• Upper school feedback that we do not need to extend the recess/lunch block beyond 40 minutes.
  • While there is support for a professional day mid-year, there are other options besides the first day back in January that may be useful to consider.


Elementary and upper school proposal refinements

As a result of the feedback above, I have refined the proposal in three key ways:

  • The school day will be 6 hours, 30 mins Monday, Tuesday, Thursday, and Friday. Early release every Wednesday will be at 5 hours, 30 mins.
  • The required extension of the recess/lunch block will be 45 minutes on full days and only apply to elementary grades.
  • The timing of the additional professional day will be flexible so that it can be scheduled mid-year at a date to-be-determined based on analysis each year with development of the annual school calendar.

With these adjustments to the elementary and upper school schedules, we will gain 90 minutes per week for the student day and at least one hour of weekly professional time for collaboration. This will help enable:

  • Time for engaging, integrated, inclusive & tiered instruction in all content areas
  • Personalized learning block(s) for intervention, enrichment & extension (minimum 50 minutes over the course of the week)
  • Protected time for recess and lunch (45 mins, scheduled as recess, then lunch back-to-back when feasible at Grades 1-5; and an additional recess for JK/K)
  • Recouped time for instruction, lunch, and recess by accounting for transitions 


High school update

We have continued conversations with the high school community - including students and staff. While the conversations to-date do not demonstrate a need for a significantly longer school day for students, but do highlight the opportunities for improvement described above: attending to human and social-emotional needs of students and staff (including sufficient transition time and possible adjustments to student start time to reflect sleep research), strengthening community and relationships; increasing flexibility to better serve students’ academic needs (including more time for students and faculty to meet 1:1), and improving time for faculty collaboration.

The CRLS working group continues explore options based on the feedback collected from staff and students. High school staff should expect an update in the coming days on that group’s work and findings.


Professional time and compensation model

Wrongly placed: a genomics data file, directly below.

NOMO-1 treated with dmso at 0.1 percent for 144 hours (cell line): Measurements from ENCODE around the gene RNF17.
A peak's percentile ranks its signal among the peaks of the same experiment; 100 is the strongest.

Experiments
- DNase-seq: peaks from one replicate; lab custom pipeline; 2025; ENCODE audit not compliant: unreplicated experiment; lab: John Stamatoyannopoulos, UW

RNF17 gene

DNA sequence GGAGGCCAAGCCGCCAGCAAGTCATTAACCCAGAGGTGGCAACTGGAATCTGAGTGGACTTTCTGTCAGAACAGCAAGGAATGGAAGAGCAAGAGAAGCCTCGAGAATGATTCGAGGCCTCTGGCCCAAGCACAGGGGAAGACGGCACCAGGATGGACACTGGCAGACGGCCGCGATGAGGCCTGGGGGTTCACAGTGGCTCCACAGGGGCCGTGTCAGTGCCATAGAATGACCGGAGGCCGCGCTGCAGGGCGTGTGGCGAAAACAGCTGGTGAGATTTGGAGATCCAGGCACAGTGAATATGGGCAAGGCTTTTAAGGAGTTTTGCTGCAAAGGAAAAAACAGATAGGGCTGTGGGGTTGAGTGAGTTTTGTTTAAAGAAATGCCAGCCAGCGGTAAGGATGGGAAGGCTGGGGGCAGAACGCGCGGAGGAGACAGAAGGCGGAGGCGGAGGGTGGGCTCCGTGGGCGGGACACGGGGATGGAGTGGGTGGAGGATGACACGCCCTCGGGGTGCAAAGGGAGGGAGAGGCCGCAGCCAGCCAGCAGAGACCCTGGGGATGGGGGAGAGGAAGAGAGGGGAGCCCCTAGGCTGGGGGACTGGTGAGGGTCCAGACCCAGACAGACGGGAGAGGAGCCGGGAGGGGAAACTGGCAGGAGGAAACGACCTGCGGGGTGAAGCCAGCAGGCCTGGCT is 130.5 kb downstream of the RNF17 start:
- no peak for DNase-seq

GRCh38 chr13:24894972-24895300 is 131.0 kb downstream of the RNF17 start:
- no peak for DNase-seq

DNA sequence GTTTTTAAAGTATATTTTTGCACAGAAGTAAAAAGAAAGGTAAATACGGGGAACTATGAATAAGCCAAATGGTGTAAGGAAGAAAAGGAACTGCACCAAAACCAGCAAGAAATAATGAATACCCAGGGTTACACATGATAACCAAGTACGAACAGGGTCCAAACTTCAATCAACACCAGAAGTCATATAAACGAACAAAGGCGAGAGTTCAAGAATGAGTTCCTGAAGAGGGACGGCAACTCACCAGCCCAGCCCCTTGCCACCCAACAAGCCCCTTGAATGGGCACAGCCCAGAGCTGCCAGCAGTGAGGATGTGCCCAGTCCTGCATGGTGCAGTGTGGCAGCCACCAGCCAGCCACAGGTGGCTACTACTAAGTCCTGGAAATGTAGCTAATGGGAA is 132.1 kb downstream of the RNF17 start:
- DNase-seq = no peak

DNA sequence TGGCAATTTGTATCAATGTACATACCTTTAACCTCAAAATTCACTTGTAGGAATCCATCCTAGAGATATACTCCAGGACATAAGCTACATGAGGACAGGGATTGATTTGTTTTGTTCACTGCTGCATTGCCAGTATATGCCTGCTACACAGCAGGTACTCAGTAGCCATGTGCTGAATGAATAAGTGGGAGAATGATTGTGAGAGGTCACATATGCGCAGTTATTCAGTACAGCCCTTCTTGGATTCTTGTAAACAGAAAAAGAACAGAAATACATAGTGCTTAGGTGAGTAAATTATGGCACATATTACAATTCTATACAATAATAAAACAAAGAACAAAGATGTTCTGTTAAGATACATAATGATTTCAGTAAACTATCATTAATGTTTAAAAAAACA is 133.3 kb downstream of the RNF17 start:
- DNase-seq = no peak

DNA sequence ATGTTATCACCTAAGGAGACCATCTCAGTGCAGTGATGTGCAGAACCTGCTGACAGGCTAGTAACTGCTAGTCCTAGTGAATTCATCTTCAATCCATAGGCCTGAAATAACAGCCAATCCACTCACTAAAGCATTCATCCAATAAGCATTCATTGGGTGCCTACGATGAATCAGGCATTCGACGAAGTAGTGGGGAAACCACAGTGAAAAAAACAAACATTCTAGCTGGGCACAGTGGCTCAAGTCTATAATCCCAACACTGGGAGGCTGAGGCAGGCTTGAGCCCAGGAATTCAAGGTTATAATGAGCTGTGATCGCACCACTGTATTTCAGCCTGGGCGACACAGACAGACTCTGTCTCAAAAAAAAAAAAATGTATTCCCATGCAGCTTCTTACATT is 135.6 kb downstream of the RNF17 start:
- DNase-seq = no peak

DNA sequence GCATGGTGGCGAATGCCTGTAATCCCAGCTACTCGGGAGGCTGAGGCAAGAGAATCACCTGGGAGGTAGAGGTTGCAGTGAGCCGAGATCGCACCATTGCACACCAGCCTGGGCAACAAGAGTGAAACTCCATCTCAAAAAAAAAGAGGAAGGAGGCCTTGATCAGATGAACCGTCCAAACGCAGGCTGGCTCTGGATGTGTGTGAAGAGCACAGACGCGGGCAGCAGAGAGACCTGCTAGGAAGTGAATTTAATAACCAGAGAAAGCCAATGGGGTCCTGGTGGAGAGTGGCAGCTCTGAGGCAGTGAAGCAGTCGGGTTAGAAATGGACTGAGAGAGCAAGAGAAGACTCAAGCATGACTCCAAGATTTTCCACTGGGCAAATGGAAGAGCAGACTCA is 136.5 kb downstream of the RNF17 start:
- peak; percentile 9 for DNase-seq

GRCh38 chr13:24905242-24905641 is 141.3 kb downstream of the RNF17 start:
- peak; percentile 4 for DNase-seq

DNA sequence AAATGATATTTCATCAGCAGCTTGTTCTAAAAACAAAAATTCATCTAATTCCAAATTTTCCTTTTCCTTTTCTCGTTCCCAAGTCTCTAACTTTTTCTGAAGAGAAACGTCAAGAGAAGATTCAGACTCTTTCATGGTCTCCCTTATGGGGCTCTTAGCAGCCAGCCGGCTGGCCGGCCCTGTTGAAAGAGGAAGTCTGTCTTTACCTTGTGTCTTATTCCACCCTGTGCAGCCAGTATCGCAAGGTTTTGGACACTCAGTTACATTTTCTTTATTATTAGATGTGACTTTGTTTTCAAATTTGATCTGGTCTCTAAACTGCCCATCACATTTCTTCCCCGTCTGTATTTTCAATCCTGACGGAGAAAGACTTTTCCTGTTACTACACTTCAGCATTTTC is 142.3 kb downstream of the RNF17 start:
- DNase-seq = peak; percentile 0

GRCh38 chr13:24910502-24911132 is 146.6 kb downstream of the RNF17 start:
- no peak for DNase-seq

Two aspects of the proposal - the final amount and distribution of professional time outside of the school day, as well as the compensation model for education - will be negotiated during the bargaining process. The School Committee must vote to authorize the Superintendent to proceed to the bargaining process.


 Update on start/end times

We will not make a recommendation for start/end times until the final length of the school day is known after negotiations. If and when final decisions to extend the school day are approved, we will gather additional feedback from the CPS community about a further refined set of start/end times before making a proposal to the School Committee for their discussion and approval. Shifting to a 6 hour, 30 minute school day provides additional flexibility for more options for potential start/end times. I will provide an update on those options as part of my presentation next week.


Process & Next Steps

On March 5th, I will ask the School Committee to vote in support of the recommended proposal. With School Committee support, CPS would then engage in bargaining to develop a tentative agreement. That tentative agreement must then be ratified by a vote of CEA members. Then, the School Committee would need to ratify a final agreement and adopt the plan for moving forward. School schedules would not change until September 2020. The entire 2019-2020 school year would be devoted to planning and transition. Please see the full timeline below. You can find more details about our plan on the website, and we will share more details during our presentation to the School Committee.

Thank you for reading this message. I am excited about this proposal and the potential opportunities for continuous improvement to serve every CPS student’s needs.

Sincerely,

Kenneth N. Salim, Ed.D.
Superintendent of Schools

Timeline